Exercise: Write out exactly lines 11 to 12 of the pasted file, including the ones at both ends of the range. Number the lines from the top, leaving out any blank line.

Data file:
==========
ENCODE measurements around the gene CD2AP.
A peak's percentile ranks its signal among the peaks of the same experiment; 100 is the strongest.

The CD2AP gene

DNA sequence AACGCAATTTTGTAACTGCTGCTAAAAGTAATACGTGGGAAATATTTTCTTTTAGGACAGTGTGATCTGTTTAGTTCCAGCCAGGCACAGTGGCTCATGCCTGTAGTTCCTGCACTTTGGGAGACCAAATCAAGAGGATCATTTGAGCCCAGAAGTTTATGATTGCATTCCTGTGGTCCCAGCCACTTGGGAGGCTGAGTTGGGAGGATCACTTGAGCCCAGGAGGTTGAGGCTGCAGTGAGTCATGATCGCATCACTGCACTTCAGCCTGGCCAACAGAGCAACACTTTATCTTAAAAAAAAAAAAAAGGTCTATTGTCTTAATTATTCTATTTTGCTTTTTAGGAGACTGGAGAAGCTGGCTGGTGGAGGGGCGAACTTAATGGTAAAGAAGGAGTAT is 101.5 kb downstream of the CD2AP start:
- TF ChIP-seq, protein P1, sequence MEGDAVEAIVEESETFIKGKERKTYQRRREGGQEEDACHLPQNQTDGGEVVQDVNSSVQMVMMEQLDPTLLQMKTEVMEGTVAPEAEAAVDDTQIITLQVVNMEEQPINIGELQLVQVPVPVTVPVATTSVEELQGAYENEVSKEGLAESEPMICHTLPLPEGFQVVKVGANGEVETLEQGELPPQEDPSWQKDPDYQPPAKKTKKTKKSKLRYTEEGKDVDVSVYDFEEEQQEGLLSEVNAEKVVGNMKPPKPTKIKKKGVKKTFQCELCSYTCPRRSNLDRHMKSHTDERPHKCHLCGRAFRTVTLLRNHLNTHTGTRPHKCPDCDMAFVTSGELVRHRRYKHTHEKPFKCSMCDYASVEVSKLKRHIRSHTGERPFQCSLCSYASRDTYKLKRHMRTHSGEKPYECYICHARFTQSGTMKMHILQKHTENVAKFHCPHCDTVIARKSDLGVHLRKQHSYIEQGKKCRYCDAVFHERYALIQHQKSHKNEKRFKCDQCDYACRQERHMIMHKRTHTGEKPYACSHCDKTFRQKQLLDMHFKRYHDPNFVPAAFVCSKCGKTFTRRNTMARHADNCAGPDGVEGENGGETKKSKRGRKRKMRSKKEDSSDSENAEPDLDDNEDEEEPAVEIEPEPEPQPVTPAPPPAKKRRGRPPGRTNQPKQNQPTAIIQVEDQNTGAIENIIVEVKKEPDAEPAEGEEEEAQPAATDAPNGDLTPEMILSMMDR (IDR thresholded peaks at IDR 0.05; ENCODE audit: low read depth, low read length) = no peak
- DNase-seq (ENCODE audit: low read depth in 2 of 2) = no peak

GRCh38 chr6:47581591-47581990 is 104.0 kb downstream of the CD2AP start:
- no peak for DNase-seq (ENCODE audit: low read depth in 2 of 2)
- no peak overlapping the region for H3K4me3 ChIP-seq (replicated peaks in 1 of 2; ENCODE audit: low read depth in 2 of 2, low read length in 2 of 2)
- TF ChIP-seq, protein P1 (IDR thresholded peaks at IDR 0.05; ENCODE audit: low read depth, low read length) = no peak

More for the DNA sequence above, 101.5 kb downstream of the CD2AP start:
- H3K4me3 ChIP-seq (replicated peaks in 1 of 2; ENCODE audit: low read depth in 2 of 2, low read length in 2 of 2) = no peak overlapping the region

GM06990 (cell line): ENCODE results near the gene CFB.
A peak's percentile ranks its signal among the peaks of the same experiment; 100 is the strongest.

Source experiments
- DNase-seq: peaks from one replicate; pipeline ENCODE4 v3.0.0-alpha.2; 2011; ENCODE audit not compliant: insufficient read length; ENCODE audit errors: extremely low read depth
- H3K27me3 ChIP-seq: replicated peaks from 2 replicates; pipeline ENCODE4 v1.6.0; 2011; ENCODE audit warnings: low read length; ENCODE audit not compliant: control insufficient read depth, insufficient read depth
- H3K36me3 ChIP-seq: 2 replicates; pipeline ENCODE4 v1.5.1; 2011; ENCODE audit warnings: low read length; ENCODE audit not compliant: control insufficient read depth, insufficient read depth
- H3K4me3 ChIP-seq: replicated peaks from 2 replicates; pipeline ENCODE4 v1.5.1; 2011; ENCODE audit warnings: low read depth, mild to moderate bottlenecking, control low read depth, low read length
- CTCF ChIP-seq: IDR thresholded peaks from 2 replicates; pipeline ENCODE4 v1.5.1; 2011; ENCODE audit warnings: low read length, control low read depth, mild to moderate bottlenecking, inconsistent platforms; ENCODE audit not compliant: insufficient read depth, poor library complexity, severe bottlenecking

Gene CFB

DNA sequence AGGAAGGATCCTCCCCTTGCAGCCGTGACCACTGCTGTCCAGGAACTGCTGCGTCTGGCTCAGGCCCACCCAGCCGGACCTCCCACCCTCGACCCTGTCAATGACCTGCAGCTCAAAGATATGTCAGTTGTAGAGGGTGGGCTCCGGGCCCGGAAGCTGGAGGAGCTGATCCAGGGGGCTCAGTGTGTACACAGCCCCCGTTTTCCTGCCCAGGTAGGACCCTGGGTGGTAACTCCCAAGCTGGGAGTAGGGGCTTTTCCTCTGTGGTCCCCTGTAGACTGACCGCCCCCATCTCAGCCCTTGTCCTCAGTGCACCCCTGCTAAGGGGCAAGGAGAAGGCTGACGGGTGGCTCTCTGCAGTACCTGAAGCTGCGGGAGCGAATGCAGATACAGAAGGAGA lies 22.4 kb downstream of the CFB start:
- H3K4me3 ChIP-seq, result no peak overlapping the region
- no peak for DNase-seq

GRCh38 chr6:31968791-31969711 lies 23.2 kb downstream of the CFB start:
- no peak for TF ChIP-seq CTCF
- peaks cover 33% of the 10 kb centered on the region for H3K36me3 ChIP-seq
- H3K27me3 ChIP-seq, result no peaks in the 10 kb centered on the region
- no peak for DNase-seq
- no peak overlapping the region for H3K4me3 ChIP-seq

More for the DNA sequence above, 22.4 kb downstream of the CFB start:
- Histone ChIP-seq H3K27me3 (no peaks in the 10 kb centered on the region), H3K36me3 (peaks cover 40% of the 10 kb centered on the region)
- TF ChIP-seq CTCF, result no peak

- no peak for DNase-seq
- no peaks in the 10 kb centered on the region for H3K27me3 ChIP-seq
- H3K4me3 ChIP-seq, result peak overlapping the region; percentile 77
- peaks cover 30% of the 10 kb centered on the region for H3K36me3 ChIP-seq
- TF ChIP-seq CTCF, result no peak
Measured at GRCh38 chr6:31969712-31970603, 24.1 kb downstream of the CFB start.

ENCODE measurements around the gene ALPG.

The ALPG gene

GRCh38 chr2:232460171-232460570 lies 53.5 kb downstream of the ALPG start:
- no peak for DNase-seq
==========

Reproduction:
More for the DNA sequence above, 101.5 kb downstream of the CD2AP start:
- H3K4me3 ChIP-seq (replicated peaks in 1 of 2; ENCODE audit: low read depth in 2 of 2, low read length in 2 of 2) = no peak overlapping the region